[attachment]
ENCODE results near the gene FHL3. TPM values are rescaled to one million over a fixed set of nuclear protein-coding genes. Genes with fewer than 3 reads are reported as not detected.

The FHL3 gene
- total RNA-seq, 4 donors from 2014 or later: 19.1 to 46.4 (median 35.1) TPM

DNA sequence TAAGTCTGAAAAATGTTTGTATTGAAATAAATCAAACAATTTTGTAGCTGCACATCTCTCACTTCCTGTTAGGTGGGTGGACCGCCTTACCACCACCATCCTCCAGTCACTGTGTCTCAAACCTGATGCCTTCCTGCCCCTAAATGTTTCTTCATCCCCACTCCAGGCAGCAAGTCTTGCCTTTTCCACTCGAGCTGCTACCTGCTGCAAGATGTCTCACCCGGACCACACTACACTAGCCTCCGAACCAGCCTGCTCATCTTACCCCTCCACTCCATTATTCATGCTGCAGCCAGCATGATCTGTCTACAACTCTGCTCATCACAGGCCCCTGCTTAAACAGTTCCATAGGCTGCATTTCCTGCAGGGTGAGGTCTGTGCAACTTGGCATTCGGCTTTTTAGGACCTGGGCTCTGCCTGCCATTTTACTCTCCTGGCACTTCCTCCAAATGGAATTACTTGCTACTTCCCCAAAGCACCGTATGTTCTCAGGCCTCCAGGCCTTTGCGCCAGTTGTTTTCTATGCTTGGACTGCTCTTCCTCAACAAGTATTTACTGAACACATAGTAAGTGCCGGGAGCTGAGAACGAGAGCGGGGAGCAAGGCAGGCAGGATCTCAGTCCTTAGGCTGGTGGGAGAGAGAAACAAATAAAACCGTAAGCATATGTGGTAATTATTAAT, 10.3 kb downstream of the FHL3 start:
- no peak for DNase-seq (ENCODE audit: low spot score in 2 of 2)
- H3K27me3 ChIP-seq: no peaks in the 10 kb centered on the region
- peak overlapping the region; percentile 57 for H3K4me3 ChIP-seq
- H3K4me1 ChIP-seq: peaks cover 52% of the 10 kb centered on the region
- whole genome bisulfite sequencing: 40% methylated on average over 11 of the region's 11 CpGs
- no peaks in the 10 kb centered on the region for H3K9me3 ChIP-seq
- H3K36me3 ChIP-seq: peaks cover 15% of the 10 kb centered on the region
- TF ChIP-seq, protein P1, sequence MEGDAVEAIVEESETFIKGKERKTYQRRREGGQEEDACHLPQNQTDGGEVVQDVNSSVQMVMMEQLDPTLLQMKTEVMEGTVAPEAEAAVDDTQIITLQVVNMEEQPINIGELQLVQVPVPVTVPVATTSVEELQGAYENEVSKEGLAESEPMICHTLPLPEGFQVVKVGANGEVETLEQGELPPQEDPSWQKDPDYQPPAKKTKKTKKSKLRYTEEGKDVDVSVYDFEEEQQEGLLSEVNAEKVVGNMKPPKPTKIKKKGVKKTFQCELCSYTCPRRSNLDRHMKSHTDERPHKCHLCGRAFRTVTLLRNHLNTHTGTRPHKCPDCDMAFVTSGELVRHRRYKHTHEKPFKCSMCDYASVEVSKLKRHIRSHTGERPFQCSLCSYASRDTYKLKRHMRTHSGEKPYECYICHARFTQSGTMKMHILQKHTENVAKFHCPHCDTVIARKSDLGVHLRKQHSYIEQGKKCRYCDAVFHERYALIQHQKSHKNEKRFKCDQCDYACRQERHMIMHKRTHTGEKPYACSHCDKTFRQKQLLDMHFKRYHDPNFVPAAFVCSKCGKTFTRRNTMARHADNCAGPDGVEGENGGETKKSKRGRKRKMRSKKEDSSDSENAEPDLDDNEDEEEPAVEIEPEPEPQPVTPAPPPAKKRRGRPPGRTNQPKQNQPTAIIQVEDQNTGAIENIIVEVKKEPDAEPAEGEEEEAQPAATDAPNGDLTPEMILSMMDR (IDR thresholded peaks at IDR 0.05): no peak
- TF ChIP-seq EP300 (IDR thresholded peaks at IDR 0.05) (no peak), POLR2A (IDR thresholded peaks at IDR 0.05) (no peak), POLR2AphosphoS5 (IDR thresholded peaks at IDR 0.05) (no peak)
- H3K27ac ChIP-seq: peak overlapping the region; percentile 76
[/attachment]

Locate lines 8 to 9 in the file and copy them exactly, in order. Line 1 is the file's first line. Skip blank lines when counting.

- H3K4me1 ChIP-seq: peaks cover 52% of the 10 kb centered on the region
- whole genome bisulfite sequencing: 40% methylated on average over 11 of the region's 11 CpGs